He turned at the rustle of blankets and shook his head at the woman sleeping in his bed. He hated that after a while he couldn’t deny himself the pleasures of a willing woman. He had a need, especially after battle, and women were supplied to the men in abundance. He seldom paired with the same woman. There were no feelings when he coupled just a need that had to be satisfied. Still, his need troubled him and when he saw that some women had more need than he had known, he wondered, with him gone, what Oria might have done to assuage her need. Not that he would blame her. If anyone was to blame, it was he himself. It was a deep source of anger and guilt, failing to keep her from harm, that he harbored. One that would not leave him soon, if ever.

He added a few logs to the fire pit in the middle of the hut after he finished dressing and without a word to the woman he had been so intimate with last night, whose name he did not know, he left. Royden bundled his wool cloak around him, the pre-dawn day cold. While spring had arrived, it was still cold this high in the Highlands. His breath came out in large puffs and his stump ached as was its way when too cold. He walked through the village, if it could be called that, the area comprised of several huts, a few storage sheds, and a longhouse. The amount of warriors that occupied the area had thinned of late and there was talk the few who remained were to be dispersed to other groups. He and Arran’s plans to attempt to escape had quickly been brought to an end when all the captives were told the rules. Attempt to escape and one of your clansmen will suffer for it, attempt again and your clansmen will die, succeed at escaping and you will be hunted down and you and a family member will die. It wasn’t until one brave captive attempted an escape that he and Arran knew escape wasn’t a viable option. The man was found and returned and all watched as he’d been forced to pick who in his clan that had been taken captive with him would be punished.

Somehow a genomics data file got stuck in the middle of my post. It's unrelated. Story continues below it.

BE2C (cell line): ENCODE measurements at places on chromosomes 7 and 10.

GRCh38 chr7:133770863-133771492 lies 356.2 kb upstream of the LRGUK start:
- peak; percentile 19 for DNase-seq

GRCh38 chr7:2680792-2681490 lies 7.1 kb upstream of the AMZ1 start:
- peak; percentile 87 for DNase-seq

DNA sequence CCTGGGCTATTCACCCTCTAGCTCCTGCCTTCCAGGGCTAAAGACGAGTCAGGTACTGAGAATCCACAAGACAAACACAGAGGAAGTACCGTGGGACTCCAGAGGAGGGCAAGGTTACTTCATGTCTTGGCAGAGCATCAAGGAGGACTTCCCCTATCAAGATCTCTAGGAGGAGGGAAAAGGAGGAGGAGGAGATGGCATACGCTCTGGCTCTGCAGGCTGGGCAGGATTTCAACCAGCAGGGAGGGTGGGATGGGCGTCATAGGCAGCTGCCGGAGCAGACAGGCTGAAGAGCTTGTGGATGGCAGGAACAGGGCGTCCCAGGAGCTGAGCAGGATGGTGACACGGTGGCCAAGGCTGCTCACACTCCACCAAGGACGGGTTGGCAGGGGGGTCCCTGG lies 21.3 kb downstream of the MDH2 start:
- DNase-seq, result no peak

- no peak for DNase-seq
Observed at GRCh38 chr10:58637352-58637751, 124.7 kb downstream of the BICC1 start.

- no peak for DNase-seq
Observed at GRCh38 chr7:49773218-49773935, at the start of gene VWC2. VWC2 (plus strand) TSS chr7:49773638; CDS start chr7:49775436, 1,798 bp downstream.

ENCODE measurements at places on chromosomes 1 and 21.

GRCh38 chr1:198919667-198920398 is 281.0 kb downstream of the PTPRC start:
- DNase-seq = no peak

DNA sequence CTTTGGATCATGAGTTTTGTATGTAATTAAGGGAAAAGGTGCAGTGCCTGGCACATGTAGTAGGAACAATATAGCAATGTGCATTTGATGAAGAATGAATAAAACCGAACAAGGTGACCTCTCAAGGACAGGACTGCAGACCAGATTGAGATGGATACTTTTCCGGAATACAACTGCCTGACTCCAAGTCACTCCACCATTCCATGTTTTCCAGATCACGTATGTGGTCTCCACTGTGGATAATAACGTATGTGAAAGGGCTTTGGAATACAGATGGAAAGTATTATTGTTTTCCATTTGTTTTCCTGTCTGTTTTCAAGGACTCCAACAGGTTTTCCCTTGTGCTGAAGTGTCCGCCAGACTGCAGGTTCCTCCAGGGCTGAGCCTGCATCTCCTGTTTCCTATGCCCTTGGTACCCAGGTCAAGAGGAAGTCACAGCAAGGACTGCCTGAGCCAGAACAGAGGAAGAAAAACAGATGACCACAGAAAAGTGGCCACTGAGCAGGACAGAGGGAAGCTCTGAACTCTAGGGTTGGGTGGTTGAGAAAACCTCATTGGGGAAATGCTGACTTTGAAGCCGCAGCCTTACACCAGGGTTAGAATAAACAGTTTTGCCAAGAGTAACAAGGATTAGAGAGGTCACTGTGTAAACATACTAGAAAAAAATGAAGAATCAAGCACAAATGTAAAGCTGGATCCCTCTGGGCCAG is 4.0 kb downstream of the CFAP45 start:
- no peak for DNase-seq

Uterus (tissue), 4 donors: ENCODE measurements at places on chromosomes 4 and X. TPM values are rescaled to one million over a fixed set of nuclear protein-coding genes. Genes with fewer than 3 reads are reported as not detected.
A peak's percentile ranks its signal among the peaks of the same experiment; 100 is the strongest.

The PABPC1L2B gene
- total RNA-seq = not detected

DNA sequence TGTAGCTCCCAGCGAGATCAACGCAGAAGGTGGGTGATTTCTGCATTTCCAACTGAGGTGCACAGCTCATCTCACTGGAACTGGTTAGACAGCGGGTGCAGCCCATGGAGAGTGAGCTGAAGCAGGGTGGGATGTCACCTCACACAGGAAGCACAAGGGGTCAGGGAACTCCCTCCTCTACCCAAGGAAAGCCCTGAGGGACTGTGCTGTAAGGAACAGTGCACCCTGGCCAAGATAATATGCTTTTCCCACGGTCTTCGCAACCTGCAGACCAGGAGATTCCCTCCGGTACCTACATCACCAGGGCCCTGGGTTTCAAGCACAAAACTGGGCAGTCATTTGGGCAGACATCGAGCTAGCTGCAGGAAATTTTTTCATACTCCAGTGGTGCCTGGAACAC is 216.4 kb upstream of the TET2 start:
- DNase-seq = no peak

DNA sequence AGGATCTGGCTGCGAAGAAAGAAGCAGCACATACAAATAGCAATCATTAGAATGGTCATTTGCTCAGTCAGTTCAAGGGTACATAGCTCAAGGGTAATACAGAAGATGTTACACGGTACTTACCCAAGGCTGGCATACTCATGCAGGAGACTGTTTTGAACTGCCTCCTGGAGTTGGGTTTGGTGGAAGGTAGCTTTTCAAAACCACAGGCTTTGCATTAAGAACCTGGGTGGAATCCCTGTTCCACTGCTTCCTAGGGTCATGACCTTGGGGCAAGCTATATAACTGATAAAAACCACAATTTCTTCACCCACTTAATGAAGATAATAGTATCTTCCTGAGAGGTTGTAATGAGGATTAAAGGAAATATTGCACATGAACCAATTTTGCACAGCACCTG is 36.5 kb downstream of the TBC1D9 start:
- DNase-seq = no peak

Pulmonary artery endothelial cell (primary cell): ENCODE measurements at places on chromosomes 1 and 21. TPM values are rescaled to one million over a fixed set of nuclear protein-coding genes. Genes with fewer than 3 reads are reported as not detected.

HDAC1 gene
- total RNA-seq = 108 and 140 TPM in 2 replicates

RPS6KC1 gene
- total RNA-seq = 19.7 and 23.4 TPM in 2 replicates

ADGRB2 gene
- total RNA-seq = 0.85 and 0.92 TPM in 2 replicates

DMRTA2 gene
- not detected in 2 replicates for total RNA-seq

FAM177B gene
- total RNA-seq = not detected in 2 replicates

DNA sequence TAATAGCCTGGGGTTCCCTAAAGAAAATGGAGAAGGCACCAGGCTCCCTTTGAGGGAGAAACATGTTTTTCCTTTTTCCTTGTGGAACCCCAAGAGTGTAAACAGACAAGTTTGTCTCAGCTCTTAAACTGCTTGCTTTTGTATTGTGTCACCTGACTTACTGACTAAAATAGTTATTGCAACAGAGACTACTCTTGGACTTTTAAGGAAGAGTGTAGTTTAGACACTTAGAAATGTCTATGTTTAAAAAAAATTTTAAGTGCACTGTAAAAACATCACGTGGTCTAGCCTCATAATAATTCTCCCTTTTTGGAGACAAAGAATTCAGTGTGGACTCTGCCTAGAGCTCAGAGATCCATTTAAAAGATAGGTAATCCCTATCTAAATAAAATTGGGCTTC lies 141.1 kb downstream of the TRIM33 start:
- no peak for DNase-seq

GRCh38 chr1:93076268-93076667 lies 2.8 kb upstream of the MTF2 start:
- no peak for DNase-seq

The man chosen was left chained outside for two days and nights in the cold without food, given only a hot brew. He survived, though barely. The captives had been given an offer of freedom. They would join the band of mercenaries and fight, earning their freedom, but that would take years. Or they could remain with the group and share in its wealth. Sometimes if one was lucky, a captive was released without explanation, though that was a seldom occurrence. That’s when Royden had begun to discover the power and influence of the person who had forged a band of unwanted warriors into highly-skilled mercenaries for hire. He entered the longhouse to find Platt there. He didn’t like the man. He had been the one who led the attack on Royden’s clan, leaving several of his clansmen dead or wounded.

He had discovered that Platt owed some kind of allegiance to the overall leader of the mercenaries and followed his command without question. “I will miss our morning talks,” Platt said with a snarling grin. Royden sat on the bench opposite Platt at one of the many tables, not because he wanted to, but because it was closest to the fire pit. He didn’t acknowledge his humor, he and Platt having shared no morning talks only silence when they had eaten. Unless he was going home, what did it matter where he was sent? Still, he asked, “Where am I to be sent this time?” Platt retained his smile. “Aren’t you going to miss me?” “You’re not going with me?” Royden asked, actually enjoying the small bit of good news. Platt laughed, a seldom heard sound from him. “You really want to take me home with you?” Royden wasn’t sure he’d heard him correctly or if he misunderstood. He eyed Platt skeptically, but said nothing. “He has no use for you anymore.

You are free to return home,” Platt said and raised his tankard, toasting Royden’s good fortune. Royden was still skeptical, Platt not always truthful, and he also wondered if he was possibly dreaming and yet to wake. “Can’t spare you a horse, but I can see you have food for a while, since it will take you a good month or more to reach home.” Platt shook his head at Royden’s skeptical glare. “It’s the truth and I’m glad to be rid of you.” “My brother, Arran?” “I don’t know about him, but with you being set free I don’t see why he wouldn’t be as well, but then again, he could be dead for all I know.” “That’s an outright lie,” Royden challenged. “You know more than you ever say.” “The reason I’ve survived all this time. I keep my mouth shut.